Who gets hurt when information is withheld?

June 30th, 2009 by Grace Meng

Whenever people talk about why information matters, it’s easy to throw around abstract formulations about transparency and the free flow of information.  I do it all the time.  But this story from the Columbus Dispatch on how universities around the country are using a federal law on student privacy to withhold information has some great concrete examples of why disclosure is so important, and why not disclosing isn’t actually protecting anyone’s privacy

Basic background: FERPA or the Family Educational and Rights Privacy Act generally prohibits schools from disclosing students’ “education records” without written permission from the student (if 18 and older) or the student’s parent.  But interpretations of FERPA vary widely from school to school.

The Columbus Dispatch discovered that many schools cite FERPA as a reason to withhold documents that arguably don’t fit into the definition of an “education record.”  In response to the Dispatch’s requests, FERPA was cited as a reason not to disclose reports of NCAA violations, lists of people designated to receive athletes’ complimentary admission to football games, and football players’ summer employment documents.  Without such records, it is “virtually impossible to decipher what is going on inside a $5 billion college-sports world that is funded by fans, donors, alumni, television networks and, at most schools, taxpayers.”

The article didn’t just ask you to be shocked and horrified on principle that the university was keeping secrets.  It told you exactly who is being hurt and in what ways:

1.  Other students and the public. In addition to potential misuse of taxpayer funds, “some universities are covering up criminal behavior in the name of student privacy.”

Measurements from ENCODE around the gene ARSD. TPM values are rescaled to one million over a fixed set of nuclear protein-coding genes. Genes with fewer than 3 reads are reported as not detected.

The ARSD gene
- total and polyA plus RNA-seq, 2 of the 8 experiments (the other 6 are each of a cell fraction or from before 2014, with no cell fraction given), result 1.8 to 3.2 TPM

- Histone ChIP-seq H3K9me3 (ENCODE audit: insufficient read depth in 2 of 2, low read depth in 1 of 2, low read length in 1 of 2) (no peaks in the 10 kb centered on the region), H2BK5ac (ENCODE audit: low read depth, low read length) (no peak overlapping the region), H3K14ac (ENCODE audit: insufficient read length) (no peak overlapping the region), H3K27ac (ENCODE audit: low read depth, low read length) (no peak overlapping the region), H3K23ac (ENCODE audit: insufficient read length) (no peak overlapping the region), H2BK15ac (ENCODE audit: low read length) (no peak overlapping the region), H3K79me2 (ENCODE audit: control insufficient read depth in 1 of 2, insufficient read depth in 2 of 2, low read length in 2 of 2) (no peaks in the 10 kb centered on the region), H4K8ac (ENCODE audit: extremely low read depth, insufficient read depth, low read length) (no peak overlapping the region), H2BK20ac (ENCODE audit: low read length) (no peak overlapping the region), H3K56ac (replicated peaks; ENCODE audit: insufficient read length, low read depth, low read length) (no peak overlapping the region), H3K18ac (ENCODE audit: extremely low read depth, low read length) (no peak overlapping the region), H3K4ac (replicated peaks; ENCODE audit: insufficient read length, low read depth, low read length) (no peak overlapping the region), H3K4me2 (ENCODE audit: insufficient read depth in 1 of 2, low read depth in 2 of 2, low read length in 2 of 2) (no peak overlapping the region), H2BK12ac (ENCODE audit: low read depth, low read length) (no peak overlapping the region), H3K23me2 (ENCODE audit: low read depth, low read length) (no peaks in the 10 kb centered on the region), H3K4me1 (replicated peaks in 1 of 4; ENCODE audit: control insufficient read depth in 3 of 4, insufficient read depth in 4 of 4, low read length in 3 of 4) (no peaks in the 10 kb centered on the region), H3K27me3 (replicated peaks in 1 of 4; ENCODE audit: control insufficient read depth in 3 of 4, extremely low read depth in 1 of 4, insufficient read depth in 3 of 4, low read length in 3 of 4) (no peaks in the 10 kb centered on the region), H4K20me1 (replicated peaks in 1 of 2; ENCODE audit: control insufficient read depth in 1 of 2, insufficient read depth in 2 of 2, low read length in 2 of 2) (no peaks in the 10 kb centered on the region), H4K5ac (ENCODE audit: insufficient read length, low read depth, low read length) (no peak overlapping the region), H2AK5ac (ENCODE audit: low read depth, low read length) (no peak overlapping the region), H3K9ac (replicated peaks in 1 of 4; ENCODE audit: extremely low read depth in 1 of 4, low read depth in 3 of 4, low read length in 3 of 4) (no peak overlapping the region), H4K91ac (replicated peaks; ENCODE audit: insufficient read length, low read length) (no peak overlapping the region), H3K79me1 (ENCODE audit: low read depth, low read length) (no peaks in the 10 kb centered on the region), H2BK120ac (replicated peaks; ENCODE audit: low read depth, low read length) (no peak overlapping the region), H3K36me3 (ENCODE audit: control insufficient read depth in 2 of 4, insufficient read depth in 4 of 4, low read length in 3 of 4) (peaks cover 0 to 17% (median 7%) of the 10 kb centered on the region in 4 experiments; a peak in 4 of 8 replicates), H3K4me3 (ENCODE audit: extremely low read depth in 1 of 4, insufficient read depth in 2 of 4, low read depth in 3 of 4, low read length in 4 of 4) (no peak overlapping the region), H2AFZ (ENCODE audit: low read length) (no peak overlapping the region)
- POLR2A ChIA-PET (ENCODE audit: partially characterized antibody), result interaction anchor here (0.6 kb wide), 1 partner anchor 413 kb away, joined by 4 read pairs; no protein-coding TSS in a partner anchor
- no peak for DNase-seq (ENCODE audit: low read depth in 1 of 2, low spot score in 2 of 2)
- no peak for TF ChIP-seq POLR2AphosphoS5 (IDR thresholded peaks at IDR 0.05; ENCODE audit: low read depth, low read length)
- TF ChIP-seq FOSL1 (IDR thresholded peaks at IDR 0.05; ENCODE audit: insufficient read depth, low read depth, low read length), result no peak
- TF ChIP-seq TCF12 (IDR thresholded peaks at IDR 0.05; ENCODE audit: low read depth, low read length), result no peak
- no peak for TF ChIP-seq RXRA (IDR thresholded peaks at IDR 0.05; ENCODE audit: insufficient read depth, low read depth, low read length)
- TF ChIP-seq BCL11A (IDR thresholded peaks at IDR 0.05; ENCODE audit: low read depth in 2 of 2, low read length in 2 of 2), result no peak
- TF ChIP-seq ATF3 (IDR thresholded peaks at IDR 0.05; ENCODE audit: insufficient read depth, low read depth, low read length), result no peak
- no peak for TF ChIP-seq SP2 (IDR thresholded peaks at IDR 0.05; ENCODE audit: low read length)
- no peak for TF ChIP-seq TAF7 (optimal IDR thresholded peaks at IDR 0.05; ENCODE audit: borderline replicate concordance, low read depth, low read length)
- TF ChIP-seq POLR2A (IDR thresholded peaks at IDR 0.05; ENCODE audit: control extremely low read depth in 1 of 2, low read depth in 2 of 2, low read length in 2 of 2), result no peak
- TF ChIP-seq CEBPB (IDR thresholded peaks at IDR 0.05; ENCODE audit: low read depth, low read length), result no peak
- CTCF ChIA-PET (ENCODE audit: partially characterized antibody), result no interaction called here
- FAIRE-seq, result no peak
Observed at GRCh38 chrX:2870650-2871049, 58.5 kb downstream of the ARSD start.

2.  The athletes themselves.

When news that a quarterback at OSU had accepted $500 from a booster went public, the Columbus lawyer and Ohio State fan was “swamped with e-mails from current or former collegiate athletes across the country.”

“They all were saying thank you, that it was out of hand at their school, too,” Webster said.

Before giving money to Smith, booster Robert Q. Baker had tripped up at least two other Ohio State football players. But those problems didn’t become public until after the Smith incident.

If not for Webster’s intervention, it’s impossible to know how many other players might have been approached by Baker, now banned by Ohio State from his luxury suite at Ohio Stadium. Baker was not banned until after public disclosure of the facts.

And ultimately, the universities are hurting

3. The schools themselves and their athletic programs.

All of those schools deleted names and many details of such violations from public records.

Those violations resulted in financial losses, damaged reputations and, in some cases, forfeiture of athletic victories.

The Final Four banners were removed from Ohio State’s Value City Arena because of NCAA rule-breaking. That violation involved former men’s basketball coach Jim O’Brien’s gift of money to a potential recruit and illegal benefits and academic help given to another player. Those violations cost the school more than $1.3 million in legal fees and NCAA penalties.

Florida State currently is spending about $200,000 to appeal one sanction of its numerous NCAA penalties in the cheating scandal. It is trying to preserve football victories so that Bobby Bowden might retire as the winningest football coach in college history.

The story illustrates a difficult but really important truth about information and disclosure.  In the end, we’re all better off when we have more information, even those of us who think we have something to lose.  This might not be true all the time, but it’s true most of the time.  People who think they’re protecting their own interests by withholding information are often taking a rather dim, short-term view of their situation.  And certainly, “privacy” isn’t what gets protected in the end.

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